Issue No. 5: Sweet Yellow Brazilian Coffee

Look at any decent wine list in a restaurant or the display of bottles in a shop, and you’ll see the wines arranged by country (or region) of origin, and then by the kind of grape. Then take a look at the selection of coffees available at a specialty coffee shop. For years we’ve been buying coffee based on the country it comes from; buying it based on the kind of bean is a newer development. But these days it’s more and more likely that you’ll see a coffee listed not as, say, a Guatemalan Coban, but just Coban.

There’s more out there than just Arabica and Robusta.

Most people have heard of Arabica and Robusta, the two most common types of coffee. Conventional wisdom says that Arabica beans, which tend to be sweeter, softer, and have higher acidity, are better than the more hardy, higher-yielding Robusta. But there’s a whole lot more to the story. Just like there are hundreds of different wine grapes out there, under the umbrellas of Arabica and Robusta there are hundreds of different coffee cultivars, too. (By the way, we use the word “cultivar” to indicate a variety that has been cultivated by people, rather than a “varietal” that developed on its own in nature.)

Our Sweet Yellow Brazilian coffee is a blend of three Arabica cultivars: Yellow Bourbon, Catuai, and Caturra. The “sweet” and “yellow” part of the name comes from the qualities of the cultivars. Yellow Bourbon is known for being particularly sweet, while Catuai and Caturra contribute more acidity for balance. All three cultivars have bright yellow cherries when they’re ripe. The bean we roast is the seed of the cherry; the flesh of the cherry is removed during processing.

A lot of coffee cultivars are pretty new.

In the grape world, Cabernet Sauvignon qualifies as a “relatively recent” development since it’s only been grown since the 17th century. While grapes have been grown for wine for millennia, coffee has only been cultivated since the 15th century. Many of the coffee cultivars that are making a name for themselves today have only been in production for a few decades.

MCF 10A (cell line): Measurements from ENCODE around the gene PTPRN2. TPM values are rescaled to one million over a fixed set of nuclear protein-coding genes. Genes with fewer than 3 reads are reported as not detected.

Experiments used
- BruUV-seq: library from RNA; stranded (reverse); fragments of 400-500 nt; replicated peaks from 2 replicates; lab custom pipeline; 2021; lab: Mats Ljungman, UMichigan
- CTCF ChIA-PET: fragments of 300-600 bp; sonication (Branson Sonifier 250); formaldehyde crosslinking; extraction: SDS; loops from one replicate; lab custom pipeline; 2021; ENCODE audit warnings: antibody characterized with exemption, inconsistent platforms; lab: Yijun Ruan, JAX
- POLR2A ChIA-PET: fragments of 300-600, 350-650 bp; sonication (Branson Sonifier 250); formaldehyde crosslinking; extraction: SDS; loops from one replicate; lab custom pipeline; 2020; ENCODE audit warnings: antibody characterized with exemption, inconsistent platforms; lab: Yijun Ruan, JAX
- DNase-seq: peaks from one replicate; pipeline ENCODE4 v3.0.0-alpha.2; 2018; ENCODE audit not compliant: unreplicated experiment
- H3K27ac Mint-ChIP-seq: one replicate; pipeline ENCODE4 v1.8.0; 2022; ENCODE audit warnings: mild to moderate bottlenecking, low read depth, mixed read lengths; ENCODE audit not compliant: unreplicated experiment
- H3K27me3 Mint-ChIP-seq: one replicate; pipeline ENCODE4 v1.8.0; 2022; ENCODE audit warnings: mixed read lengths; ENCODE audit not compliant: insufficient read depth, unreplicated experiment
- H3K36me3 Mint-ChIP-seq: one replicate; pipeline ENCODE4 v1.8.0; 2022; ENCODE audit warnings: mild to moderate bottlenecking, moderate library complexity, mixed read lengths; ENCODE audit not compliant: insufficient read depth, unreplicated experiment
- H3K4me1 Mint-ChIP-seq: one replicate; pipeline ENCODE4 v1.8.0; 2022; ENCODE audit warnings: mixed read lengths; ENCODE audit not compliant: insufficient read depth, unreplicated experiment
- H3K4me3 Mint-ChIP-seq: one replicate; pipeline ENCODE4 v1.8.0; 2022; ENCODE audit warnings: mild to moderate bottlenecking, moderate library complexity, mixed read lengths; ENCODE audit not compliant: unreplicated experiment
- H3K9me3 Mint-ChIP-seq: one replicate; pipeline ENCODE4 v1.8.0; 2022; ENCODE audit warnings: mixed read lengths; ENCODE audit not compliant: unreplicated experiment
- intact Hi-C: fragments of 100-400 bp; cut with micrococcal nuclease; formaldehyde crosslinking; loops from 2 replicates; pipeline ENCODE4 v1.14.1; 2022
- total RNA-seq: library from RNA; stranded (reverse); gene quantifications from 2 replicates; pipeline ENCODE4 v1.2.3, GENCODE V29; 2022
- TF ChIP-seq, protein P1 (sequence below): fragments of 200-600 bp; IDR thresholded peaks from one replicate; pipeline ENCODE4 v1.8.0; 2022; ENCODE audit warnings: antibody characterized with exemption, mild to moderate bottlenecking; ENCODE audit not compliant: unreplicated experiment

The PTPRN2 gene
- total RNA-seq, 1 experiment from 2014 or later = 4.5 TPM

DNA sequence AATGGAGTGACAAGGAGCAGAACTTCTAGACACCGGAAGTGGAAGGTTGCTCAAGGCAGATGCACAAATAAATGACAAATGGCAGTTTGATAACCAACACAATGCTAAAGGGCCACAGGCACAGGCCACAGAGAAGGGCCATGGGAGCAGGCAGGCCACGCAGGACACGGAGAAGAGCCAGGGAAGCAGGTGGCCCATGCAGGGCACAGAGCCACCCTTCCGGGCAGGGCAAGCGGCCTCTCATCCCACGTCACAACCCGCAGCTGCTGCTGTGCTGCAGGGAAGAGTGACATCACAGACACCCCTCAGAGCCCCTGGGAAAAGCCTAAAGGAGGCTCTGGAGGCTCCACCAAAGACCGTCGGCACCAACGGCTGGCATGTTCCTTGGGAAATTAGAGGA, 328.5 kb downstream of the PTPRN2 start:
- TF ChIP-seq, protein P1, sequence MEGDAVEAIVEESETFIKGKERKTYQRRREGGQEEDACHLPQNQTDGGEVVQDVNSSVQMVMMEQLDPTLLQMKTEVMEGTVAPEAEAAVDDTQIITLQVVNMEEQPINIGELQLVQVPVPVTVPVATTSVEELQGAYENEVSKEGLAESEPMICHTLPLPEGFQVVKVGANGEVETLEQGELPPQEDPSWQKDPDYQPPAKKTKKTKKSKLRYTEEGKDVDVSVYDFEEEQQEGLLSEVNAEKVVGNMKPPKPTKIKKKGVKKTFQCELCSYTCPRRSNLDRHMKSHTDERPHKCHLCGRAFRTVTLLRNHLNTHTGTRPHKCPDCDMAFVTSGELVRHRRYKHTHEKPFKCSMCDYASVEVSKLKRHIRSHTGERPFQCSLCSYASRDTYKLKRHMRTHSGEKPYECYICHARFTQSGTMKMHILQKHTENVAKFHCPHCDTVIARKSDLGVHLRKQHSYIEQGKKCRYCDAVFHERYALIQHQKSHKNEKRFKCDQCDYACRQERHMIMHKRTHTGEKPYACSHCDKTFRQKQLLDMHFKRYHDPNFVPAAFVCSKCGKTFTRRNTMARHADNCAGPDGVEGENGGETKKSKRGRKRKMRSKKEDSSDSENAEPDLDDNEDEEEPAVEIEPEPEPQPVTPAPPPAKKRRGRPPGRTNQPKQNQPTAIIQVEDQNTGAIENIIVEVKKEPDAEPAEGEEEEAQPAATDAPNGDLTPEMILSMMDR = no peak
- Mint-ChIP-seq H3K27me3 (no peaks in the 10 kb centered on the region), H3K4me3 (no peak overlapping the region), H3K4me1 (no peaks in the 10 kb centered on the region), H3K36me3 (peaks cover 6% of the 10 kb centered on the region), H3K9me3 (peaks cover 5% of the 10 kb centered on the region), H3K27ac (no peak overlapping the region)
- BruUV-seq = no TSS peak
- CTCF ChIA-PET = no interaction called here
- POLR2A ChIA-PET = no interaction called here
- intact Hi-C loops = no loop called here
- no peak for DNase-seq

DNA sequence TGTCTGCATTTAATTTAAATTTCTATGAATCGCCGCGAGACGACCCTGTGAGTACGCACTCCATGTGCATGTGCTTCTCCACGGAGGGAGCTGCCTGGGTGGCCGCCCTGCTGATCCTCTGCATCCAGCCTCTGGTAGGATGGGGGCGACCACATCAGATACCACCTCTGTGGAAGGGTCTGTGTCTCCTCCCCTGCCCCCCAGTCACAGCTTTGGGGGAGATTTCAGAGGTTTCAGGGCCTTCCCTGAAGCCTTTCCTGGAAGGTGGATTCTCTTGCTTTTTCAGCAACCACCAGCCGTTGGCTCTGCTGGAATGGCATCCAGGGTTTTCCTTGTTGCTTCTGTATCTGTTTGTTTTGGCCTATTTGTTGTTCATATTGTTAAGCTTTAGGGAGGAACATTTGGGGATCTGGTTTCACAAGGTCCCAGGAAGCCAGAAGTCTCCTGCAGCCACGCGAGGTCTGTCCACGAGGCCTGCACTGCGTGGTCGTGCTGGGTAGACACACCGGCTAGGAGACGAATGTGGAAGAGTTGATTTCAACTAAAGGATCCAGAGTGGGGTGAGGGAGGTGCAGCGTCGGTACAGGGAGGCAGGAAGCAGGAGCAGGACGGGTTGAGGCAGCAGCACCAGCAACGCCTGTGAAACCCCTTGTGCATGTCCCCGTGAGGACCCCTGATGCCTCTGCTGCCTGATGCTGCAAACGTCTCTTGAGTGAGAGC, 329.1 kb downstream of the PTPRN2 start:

All three of the cultivars in Sweet Yellow are fairly young, and all Brazilian in origin. Their story starts in 1871, when the first Bourbon beans were brought to Brazil from the Island of Bourbon off the coast of Madagascar. The first Caturra beans showed up about 35 years later; they were was a natural mutation of Bourbon beans. The first Yellow Bourbon beans were discovered in 1930, a hybrid of Bourbon and a local cultivar with yellow cherries. Catuai was developed in 1949 as a cross between Caturra and another local cultivar.

Once you’ve got the beans, you need to treat them carefully to get great coffee.

Each year, due to changes in weather or other variable factors, each of the three cultivars in Sweet Yellow may be a bit different. The growers at DaTerra estate watch these changes carefully and make adjustments to the blend to produce a consistent cup of coffee. Some years they may adjust the ratio of each cultivar, or they may adjust how each cultivar is processed to achieve the desired flavor: nutty, chocolatey, with good acidity and a clean finish. By the time each batch of Sweet Yellow is shipped up to our Coffee Company to be roasted, it’s been tasted (and potentially fine tuned) a dozen times on the estate to ensure it’s exactly what we want.

What we do with the coffee at home has a big impact, too.

The baristas at Zingerman’s Coffee Company particularly recommend brewing the Sweet Yellow in a chemex, with a syphon, or as an espresso. Each different brewing method with emphasize slightly different qualities in the coffee and give us slightly different flavors. But don’t worry if your kitchen isn’t decked out with all the latest in coffee gadgetry; I’ve brewed a great pot of drip coffee using the Sweet Yellow, too. And don’t worry about having to drink it all right away—Sweet Yellow stays bright, smooth, and delicious even after it’s cooled down to room temperature.

Just like certain wines pair better with certain foods, certain coffees are better alongside certain foods, too. The cocoa notes of Sweet Yellow make it a natural pair for chocolate; I love it alongside our hot cocoa coffeecake or a chocolate dipped fig for an indulgent mid-morning snack. It’s bright acidity also goes well with citrus, like mandarin oranges. And its moderate, well-balanced body make it an ideal cup for starting off your morning—especially alongside some waffles or pancakes.